Avro 706 Ashton Mk.2
[Avro 706 Ashton Mk.2 (WB482), Airplane card: 1953 “British Aircraft”, Turf Cigarettes, UK (The Skytamer Archive)]
The Avro 706 Ashton was a British prototype jet airliner made by Avro during the 1950s. Although it flew nearly a year after the de Havilland Comet, it represented an experimental program and was never intended for commercial use.
Design and Development
The Avro 689 Tudor 9 was based on the Avro 689 Tudor II piston-engined airliner using experience on work on the Rolls-Royce Nene jet-powered experimental variant the Tudor 8 which made its first flight on September 6 1948. The Avro Type 689 Tudor 9 later renamed the Avro 706 Ashton was a four-jet-engined research aeroplane powered by Rolls-Royce Nene engines paired in wing nacelles.
Six were built using the Tudor airframe, beginning with the conversion of Tudor I initially powered by Nene 5 engines. The Ashtons that followed incorporated the upgraded Nene 6 and featured an enlarged, "square-shaped" tail fin and tricycle landing gear replacing the original "taildragger" configuration. The engines were tightly grouped in two nacelles that were faired neatly into the wing but also extended below in streamlined pods. The four-engine arrangement compensated for the low thrust of the early jet engines and greatly reduced asymmetric affects in an "engine-out" scenario.
The crew was composed of a pilot, co-pilot, navigator, flight engineer and radio operator clustered together in the cockpit and front compartment of the Ashton. A larger complement could be carried in the spacious fuselage when warranted.
Production was completed rapidly through modifications of surplus Tudor 2 airframes with a single example each of the Ashton 1 (WB490), Ashton 2 (WB491), Ashton 4 (WB494) and three Ashton 3s (WB492, WB493 and WE670), all built by Avro at Woodford. Test flights began in 1950 with evaluations of jet operations, navigation and at least one Ashton (Mk 4) tested bombing equipment with two streamlined underwing bomb containers fitted.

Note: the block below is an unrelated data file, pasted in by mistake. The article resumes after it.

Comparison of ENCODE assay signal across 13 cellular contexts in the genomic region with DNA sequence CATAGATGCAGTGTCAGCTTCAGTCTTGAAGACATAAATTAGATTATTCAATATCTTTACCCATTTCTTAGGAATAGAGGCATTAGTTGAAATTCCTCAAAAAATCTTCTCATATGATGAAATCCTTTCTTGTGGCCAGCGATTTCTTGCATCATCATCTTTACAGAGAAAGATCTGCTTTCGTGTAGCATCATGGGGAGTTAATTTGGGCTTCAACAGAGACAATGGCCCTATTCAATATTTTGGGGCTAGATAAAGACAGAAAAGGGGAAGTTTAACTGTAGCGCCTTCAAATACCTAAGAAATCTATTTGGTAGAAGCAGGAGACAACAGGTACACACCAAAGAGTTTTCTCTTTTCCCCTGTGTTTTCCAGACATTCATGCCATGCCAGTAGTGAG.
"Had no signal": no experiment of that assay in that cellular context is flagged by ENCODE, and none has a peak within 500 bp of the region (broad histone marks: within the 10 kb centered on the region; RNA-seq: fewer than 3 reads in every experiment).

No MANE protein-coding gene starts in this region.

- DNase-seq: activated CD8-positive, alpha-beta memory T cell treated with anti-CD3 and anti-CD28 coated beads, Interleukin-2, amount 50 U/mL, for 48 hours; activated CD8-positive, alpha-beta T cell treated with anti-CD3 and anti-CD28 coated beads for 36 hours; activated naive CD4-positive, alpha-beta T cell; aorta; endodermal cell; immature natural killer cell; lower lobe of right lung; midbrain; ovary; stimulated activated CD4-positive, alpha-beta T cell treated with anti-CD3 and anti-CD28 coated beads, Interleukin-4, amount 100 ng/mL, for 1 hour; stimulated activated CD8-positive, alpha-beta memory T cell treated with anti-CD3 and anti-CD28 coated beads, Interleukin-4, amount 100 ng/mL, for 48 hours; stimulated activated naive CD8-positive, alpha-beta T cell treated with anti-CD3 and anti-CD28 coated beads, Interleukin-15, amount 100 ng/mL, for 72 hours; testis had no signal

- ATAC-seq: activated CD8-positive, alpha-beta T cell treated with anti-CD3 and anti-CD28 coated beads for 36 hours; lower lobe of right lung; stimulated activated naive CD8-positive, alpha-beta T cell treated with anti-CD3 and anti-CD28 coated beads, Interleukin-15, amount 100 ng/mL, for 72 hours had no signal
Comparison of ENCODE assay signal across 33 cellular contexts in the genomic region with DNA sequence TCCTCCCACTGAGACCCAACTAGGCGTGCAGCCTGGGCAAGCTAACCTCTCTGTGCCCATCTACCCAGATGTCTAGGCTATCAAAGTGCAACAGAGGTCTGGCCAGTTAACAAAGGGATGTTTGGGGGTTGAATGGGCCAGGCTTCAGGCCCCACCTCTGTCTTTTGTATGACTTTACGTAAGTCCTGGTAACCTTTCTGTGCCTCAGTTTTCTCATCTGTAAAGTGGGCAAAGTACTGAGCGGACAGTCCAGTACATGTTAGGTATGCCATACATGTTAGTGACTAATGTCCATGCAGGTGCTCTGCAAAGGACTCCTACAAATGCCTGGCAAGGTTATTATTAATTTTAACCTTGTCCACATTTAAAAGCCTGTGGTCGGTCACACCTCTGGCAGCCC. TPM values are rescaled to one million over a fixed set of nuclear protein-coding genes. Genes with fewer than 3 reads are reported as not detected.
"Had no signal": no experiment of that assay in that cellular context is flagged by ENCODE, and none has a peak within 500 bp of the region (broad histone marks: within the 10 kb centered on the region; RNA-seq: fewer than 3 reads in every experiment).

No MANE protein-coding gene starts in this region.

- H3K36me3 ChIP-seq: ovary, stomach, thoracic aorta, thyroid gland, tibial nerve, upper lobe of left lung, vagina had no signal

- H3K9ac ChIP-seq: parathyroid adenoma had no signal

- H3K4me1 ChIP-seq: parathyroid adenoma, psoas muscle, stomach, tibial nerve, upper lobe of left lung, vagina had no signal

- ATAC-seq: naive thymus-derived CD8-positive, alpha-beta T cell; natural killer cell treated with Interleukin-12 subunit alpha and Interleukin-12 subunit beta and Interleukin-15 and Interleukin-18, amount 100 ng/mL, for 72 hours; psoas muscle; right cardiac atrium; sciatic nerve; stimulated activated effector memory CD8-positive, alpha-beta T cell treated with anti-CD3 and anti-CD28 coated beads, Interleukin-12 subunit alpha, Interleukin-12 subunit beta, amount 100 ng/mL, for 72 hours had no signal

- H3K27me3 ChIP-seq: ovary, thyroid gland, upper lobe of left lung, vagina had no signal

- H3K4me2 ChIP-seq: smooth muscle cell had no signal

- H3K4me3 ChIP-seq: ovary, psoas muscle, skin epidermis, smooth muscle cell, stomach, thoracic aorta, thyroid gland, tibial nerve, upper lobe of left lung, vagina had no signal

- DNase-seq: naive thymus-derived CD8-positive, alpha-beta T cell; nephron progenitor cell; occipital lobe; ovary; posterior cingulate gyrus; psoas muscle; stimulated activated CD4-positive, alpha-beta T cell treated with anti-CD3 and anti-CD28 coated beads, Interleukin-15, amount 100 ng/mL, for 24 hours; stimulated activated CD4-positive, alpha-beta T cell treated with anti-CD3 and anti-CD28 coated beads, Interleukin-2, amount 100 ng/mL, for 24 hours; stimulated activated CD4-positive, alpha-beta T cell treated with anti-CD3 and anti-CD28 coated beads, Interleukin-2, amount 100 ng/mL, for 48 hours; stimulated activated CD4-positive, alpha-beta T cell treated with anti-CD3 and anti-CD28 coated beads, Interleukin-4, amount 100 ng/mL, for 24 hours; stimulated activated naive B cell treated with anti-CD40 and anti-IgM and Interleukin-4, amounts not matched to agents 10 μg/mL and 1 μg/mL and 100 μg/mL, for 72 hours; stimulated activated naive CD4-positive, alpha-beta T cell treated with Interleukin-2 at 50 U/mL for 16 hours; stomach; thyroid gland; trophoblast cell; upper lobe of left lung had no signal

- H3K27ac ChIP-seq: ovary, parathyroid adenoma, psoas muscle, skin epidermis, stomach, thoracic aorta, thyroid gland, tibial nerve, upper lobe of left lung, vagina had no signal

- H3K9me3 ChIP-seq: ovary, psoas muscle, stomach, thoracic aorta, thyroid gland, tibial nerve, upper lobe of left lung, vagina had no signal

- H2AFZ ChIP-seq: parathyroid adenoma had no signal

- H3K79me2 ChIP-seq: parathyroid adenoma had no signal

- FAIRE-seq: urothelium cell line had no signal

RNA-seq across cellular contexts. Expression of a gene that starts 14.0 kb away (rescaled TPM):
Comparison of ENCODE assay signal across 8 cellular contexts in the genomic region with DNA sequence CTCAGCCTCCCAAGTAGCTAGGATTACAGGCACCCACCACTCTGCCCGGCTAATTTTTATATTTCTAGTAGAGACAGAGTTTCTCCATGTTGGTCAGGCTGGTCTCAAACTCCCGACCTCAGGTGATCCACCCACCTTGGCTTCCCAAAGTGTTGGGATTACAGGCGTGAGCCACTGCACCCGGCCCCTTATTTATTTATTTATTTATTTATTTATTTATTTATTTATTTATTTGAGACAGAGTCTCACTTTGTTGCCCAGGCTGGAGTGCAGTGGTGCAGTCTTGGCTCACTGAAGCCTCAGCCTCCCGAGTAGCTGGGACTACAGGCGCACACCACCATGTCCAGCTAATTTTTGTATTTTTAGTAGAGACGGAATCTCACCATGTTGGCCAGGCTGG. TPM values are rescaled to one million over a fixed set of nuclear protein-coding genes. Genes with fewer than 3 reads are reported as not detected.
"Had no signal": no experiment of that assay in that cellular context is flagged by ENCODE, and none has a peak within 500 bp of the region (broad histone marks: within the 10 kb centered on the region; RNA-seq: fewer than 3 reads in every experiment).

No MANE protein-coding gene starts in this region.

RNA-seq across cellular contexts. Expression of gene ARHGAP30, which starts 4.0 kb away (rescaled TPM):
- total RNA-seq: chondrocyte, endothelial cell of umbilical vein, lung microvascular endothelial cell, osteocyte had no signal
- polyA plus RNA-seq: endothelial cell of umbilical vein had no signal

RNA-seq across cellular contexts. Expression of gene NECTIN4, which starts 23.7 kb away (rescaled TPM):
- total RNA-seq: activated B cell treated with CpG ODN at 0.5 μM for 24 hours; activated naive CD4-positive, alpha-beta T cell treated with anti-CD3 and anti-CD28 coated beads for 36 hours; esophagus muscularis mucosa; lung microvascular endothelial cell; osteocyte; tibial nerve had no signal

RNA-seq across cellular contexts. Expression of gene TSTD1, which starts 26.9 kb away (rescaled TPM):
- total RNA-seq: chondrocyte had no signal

Despite being one of the first jet-engined air transports, the Ashton was engaged in primarily experimental work and was soon eclipsed in technology by the first of the full-scale production airliners, the de Havilland Comet.
Ashton WB491 was modified with an under-fuselage mounting for testing turbine engines. It was used by Rolls Royce for trials with the Conway and Avon.
Bristol Siddeley used Ashton WB493 as a testbed for its Olympus turbojet. The aircraft was fitted with two Olympus engines under the wings, outboard of the Nenes. This aircraft had a starring role in the 1960 British movie Cone of Silence, masquerading as the "Atlas Phoenix". Later the same aircraft was used as a test bed for Bristol Siddeley Orpheus, its port engine upgraded to the Orpheus for trials.
The fuselage of the Ashton 2 (WB491) is preserved at Newark Air Museum, UK.
Specifications (Avro Ashton)
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